The witness statements printed in every copy of the Book of Mormon seemed to provide exactly the kind of evidence Mormons longed for.  Eleven men attested they saw the plates and eight of them passed them around from hand to hand.  Short of producing the plates themselves, what better evidence could be had?  By the same token, discrediting their testimony would strike a fatal blow.  In the midst of the defections in the spring of 1838, when the failure of the Kirtland Safety Society had embittered many former Mormons, Stephen Burnett thought he found just such a flaw. Burnett wrote to a friend, Lyman Johnson, that Martin Harris admitted in a public meeting that he “never saw the plates with his natural eyes only in vision or imagination.” Harris said he viewed the plates as a visionary sees “a city through a mountain.” Burnett understood the words to mean that Harris saw the plates only in his imagination. The admission, Burnett thought, destroyed everything. If the witnesses never saw the plates, “there can be nothing brought to prove that any such thing ever existed.” “The last pedestal gave way, in my view our foundations was sapped & the entire superstructure fell a heap of ruins.”
Martin Harris was among the defectors in 1837 and 1838; he turned on Joseph Smith for the same reasons as Burnett—the failed bank and a loss of confidence in Joseph Smith. But strangely, his statement about seeing the plates in a vision was not meant to undermine the Book of Mormon. Burnett also heard Harris say that “he was sorry for any man who rejected the Book of Mormon for he knew it was true.” Harris was actually warning his fellow apostates they would suffer if in rejecting Smith they relinquished faith in the book. Harris’s visionary description of the plates was not intended to undermine their reality. He spoke of not seeing the plates “with his natural eyes only in vision,” because he believed that was the only way a mortal could view heavenly things.  Pomeroy Tucker, the Palmyra printer who later wrote a book on Mormonism, remembered Harris speaking “a good deal of his characteristic jargon about ‘seeing with the spiritual eye.’ ”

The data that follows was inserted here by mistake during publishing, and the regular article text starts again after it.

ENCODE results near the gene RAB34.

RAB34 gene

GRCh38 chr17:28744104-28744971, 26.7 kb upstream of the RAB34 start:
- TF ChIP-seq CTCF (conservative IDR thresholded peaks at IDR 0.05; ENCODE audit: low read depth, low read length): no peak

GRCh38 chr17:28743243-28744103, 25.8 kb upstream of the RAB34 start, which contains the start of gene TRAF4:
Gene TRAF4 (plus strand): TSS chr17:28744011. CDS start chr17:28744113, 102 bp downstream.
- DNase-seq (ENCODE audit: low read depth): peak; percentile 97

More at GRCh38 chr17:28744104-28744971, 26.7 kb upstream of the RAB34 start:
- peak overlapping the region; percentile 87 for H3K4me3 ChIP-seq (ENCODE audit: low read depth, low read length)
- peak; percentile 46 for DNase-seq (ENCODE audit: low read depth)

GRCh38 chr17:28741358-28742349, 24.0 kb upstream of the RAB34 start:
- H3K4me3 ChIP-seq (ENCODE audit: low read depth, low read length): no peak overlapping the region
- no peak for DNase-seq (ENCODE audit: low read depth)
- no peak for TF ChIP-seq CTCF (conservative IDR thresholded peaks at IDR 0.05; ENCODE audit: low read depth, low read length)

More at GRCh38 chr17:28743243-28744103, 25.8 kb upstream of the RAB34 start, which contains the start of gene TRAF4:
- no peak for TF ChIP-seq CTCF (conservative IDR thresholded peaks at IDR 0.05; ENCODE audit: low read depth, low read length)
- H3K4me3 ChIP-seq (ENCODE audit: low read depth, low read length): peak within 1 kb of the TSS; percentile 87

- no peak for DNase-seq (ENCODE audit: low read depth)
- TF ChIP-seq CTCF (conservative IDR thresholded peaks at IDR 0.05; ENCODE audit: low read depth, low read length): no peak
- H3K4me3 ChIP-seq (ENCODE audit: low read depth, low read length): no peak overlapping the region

In Harris’s world, the plates were enchanted. He said he was “told by Joseph Smith that God would strike him dead if he attempted to look at them.” When Charles Anthon asked him to bring the plates to New York, Harris told him that the “human gaze was not to be permitted to rest on them.” Harris’s thinking was based on Bible passages suggesting that human eyes could not look upon God without preparation. He did not dare to look into Smith’s seer stones “because Moses said that ‘no man could see God and live.’ ” Though intensely curious, Harris had not snuck a peek of the plates while helping Smith translate. He feared that he, an unworthy mortal, would suffer if he did. When Joseph offered to show Harris the plates in return for his help, Harris refused “unless the Lord should do it.” He told Burnett’s audience that the three witnesses had seen the plates “only in vision” because that was the only safe way. He had no intention of undermining the reality of the plates or questioning the Book of Mormon.  (60)
There are empty chairs
Opening night at the 2010 Global Atheist Convention in Melbourne, Australia
(Wikimedia Commons public domain image)

No matter how much the Brights and the Enlightened may hope, yearn, and wish for an end to theism, the toll of theism’s depravities and its depredations continues to mount — and, Nothingness be praised!, continues to be chronicled in the Christopher Hitchens Memorial “How Religion Poisons Everything” File™.  Here are two recent discoveries from the Hitchens File:

“Growing Food and Selling Food: Stories of Self-Reliance in Nigeria: The Church and Helen Keller Intl help displaced people in the West African nation improve their lives”

“Neonatal and Maternal Care Training Saves Lives in Sierra Leone: Church of Jesus Christ and Project HOPE train midwives, who then train others in rural areas to resuscitate babies and stop hemorrhaging”

Posted from Sydney, New South Wales, Australia